A team of experts at the DOE Sandia National Laboratories (SNL) have announced the development of a prototype bullet that can guide itself towards a target located up to a mile (1.6 kilometers) away.
The entire design is based on an innovative use of light-emitting diodes (LED) and associated electronics, SNL investigators Red Jones and Brian Kast say. They worked closely together with several of their colleagues in order to bring this design to life.
The self-guided bullet looks just like a dart, and is designed specifically for use with small-caliber weapons that have a barrel without rifling. These are called smoothbore weapons. The new bullet only works together with a laser designator.
This design has already been patented, and the SNL experts are currently looking for a private company willing to get involved with developing this technology even further. In the long run, the lab plans to get the new bullet to the market.
“We have a very promising technology to guide small projectiles that could be fully developed inexpensively and rapidly,” Jones says. Initial computer simulations and field tests were all successful, which is impressive considering that the bullet was built from parts already available on the market.
“We’re confident in our science base and we’re confident the engineering-technology base is there to solve the problems,” the expert adds, saying that the engineering problems still ahead will most likely be fixed very soon.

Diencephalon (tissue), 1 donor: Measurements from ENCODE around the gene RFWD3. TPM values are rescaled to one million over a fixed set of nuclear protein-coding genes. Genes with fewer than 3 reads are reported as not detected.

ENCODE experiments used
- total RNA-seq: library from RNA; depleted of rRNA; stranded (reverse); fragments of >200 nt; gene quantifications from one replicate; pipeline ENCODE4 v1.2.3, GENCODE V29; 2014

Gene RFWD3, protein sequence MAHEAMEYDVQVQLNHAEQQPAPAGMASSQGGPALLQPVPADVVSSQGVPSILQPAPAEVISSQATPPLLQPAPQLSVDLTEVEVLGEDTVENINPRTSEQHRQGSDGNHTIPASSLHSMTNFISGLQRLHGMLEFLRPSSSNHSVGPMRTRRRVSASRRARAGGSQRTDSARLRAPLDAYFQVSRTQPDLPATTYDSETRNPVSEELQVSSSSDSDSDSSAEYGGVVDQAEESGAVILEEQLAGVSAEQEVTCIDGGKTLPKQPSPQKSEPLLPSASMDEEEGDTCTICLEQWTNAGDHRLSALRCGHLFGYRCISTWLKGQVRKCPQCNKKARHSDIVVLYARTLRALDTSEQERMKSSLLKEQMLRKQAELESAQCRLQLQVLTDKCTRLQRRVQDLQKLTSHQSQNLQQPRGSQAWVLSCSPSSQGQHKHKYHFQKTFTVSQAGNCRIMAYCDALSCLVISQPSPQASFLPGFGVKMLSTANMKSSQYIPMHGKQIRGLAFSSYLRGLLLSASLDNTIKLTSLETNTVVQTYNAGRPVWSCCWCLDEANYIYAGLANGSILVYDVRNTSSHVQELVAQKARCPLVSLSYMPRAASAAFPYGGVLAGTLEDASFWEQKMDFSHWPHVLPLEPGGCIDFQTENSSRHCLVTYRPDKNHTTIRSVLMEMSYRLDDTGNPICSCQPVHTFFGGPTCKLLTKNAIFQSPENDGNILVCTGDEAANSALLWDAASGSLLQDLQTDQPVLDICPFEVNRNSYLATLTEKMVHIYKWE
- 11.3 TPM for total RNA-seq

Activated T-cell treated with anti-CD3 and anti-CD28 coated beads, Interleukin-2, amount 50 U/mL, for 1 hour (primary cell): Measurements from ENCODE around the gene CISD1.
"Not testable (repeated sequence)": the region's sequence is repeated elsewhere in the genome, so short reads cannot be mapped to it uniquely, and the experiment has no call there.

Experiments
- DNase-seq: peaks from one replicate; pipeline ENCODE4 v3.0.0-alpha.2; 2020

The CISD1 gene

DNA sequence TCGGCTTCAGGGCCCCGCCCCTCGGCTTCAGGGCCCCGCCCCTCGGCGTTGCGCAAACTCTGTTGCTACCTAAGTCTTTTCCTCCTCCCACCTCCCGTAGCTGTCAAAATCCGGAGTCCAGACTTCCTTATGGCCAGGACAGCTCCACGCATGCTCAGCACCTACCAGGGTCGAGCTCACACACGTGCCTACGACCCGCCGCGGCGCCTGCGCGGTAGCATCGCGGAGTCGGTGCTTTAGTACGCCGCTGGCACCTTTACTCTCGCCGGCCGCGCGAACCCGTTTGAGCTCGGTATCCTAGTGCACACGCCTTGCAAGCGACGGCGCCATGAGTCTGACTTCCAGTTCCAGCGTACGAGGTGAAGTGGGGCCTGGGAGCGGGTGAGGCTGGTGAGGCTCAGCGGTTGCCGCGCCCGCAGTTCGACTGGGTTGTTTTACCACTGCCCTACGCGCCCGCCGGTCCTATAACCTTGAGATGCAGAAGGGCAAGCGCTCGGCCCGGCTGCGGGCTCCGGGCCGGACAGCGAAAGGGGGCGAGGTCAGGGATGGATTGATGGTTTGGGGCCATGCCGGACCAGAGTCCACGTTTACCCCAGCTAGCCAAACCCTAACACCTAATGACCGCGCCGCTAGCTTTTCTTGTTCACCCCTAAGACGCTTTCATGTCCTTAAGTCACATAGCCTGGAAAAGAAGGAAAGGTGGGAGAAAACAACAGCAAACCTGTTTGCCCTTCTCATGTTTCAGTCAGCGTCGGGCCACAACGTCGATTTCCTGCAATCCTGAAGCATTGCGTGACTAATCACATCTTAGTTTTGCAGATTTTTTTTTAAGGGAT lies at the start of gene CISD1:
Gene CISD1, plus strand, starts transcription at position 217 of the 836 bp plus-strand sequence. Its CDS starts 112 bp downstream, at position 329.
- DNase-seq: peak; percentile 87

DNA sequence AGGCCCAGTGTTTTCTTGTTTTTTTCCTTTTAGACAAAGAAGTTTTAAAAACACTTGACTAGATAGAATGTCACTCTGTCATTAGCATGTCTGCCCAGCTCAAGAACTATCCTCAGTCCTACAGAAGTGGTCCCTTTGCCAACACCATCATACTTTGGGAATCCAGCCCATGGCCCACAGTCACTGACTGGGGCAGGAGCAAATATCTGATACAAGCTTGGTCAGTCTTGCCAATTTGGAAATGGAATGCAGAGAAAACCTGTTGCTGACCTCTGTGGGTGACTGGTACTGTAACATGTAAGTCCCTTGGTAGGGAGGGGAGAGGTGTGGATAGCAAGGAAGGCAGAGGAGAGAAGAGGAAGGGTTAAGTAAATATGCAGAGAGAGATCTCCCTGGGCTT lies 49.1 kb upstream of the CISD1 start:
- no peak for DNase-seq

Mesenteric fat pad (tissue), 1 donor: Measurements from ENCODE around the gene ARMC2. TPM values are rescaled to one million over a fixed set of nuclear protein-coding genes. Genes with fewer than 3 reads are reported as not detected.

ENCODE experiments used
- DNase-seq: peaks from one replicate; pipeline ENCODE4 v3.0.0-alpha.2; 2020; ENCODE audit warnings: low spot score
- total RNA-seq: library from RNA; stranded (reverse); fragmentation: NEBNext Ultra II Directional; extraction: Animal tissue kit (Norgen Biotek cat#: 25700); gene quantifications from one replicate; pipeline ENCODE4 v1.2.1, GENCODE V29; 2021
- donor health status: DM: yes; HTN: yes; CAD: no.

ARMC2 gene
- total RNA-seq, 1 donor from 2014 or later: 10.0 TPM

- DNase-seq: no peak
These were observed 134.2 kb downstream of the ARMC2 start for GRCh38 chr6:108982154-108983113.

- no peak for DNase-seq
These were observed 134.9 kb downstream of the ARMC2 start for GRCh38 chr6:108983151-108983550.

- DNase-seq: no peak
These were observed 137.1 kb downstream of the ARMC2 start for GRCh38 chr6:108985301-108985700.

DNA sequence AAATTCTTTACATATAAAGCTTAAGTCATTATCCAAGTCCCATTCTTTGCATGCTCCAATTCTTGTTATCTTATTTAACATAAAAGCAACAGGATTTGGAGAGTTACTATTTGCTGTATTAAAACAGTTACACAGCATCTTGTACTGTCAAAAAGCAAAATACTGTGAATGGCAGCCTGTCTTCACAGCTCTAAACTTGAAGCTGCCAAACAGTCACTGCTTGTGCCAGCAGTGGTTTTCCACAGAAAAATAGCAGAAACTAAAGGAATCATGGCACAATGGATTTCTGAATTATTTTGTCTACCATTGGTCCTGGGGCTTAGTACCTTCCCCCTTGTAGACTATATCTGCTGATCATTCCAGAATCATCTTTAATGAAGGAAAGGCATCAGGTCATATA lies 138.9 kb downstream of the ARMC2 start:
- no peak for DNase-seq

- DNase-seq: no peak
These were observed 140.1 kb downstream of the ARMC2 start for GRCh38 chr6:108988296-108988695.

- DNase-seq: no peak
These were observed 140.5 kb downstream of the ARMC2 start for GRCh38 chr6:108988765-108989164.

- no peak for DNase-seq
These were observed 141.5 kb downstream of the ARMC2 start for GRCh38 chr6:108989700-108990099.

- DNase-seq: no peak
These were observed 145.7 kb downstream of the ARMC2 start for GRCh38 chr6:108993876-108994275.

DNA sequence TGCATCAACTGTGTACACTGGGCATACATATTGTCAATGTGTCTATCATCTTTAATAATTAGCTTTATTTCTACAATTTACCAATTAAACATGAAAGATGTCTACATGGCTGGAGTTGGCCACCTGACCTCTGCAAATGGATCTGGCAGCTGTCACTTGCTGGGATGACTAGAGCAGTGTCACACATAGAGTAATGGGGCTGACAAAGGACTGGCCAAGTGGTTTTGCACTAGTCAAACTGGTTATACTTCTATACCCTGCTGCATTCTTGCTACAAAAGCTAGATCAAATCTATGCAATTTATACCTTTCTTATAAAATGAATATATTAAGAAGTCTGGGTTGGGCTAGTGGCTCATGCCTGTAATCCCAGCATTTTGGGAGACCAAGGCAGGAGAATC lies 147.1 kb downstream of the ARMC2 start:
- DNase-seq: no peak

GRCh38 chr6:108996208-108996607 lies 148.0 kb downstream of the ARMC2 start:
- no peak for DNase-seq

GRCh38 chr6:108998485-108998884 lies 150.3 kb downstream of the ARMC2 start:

The basic design of the 4-inch (10.1-centimeter) bullet revolves around the optical sensor in its nose. This component is responsible for detecting the laser beam on the target. The data it collects are then sent to an 8-bit CPU that moves electromagnetic actuators via guidance and control electronics,
Tiny fins on the surface of the bullet then change their orientation, allowing for in-flight trajectory corrections. Jones explains that the rifling on the barrel had to go in order to make it easier for the fins to change the path of the bullet; this would have been very difficult with a spinning bullet.
Unlike other bullets, which tend to “go to sleep” over great ranges, this one actually improves its accuracy the farther away the target. This is due to its forward-sitting center of gravity, which enable the fins to exert smooth control over how the entire bullet flies.
“Nobody had ever seen that, but we’ve got high-speed video photography that shows that it’s true,” Jones concludes.